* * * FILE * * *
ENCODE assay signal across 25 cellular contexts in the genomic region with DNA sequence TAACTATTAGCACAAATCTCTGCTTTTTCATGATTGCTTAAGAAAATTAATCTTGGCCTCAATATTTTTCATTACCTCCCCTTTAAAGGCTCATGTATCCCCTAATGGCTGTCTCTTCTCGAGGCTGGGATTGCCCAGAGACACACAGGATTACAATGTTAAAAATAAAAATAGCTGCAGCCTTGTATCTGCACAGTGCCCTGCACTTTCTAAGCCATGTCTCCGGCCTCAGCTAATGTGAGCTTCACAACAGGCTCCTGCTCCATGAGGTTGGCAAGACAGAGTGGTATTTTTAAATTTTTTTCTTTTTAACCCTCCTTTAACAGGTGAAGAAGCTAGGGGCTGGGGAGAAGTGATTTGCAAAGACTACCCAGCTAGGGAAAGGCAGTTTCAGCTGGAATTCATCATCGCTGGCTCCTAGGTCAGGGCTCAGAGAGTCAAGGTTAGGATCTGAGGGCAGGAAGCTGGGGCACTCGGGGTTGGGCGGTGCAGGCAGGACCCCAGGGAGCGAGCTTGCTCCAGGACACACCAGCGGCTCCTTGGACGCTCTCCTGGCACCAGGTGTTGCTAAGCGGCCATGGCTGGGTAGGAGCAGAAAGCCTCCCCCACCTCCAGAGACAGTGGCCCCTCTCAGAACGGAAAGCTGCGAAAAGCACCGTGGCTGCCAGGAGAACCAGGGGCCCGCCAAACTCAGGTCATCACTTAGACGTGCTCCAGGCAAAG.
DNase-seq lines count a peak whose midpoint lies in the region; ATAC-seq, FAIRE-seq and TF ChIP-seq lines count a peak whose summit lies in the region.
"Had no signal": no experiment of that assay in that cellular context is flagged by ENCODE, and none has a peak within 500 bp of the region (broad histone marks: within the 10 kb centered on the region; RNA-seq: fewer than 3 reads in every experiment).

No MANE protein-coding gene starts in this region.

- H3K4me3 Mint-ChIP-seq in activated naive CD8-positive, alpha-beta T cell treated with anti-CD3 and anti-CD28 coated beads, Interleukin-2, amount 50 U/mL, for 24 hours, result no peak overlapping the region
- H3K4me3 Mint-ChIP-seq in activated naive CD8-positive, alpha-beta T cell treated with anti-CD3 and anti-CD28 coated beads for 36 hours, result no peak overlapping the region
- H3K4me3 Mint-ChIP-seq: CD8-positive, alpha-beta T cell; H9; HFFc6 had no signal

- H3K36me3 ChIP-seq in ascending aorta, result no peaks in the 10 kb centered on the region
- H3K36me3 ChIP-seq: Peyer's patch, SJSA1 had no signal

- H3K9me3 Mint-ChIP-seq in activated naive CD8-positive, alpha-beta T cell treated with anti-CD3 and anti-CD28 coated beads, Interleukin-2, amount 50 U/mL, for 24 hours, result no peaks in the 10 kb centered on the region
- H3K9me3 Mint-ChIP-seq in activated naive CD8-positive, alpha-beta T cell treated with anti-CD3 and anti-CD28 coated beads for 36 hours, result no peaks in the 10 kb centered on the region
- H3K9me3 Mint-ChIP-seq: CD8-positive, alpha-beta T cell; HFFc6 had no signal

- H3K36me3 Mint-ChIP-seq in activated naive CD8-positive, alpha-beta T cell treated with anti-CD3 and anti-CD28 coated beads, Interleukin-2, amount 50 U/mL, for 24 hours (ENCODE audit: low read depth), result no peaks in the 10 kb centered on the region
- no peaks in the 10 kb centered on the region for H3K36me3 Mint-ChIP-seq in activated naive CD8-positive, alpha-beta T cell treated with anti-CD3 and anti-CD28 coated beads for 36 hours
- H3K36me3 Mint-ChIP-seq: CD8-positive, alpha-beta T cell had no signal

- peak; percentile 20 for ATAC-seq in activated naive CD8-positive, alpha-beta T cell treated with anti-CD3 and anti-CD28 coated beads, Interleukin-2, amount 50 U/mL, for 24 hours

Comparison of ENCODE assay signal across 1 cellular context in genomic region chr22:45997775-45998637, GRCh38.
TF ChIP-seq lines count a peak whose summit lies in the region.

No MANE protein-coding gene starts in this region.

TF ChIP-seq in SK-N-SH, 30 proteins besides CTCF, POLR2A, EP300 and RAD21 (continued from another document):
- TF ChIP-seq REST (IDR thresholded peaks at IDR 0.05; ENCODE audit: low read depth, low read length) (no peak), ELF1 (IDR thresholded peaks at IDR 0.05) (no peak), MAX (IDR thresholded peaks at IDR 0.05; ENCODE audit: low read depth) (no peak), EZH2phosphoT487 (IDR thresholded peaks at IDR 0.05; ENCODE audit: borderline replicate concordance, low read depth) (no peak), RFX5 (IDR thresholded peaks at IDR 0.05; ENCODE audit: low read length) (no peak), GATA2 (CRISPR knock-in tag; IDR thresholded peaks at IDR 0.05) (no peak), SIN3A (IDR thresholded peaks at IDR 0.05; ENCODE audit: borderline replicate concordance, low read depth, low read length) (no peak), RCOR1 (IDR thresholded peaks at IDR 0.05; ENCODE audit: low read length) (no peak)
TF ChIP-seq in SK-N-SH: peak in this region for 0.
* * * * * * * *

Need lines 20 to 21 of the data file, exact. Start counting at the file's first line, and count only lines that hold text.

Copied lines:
TF ChIP-seq in SK-N-SH, 30 proteins besides CTCF, POLR2A, EP300 and RAD21 (continued from another document):
- TF ChIP-seq REST (IDR thresholded peaks at IDR 0.05; ENCODE audit: low read depth, low read length) (no peak), ELF1 (IDR thresholded peaks at IDR 0.05) (no peak), MAX (IDR thresholded peaks at IDR 0.05; ENCODE audit: low read depth) (no peak), EZH2phosphoT487 (IDR thresholded peaks at IDR 0.05; ENCODE audit: borderline replicate concordance, low read depth) (no peak), RFX5 (IDR thresholded peaks at IDR 0.05; ENCODE audit: low read length) (no peak), GATA2 (CRISPR knock-in tag; IDR thresholded peaks at IDR 0.05) (no peak), SIN3A (IDR thresholded peaks at IDR 0.05; ENCODE audit: borderline replicate concordance, low read depth, low read length) (no peak), RCOR1 (IDR thresholded peaks at IDR 0.05; ENCODE audit: low read length) (no peak)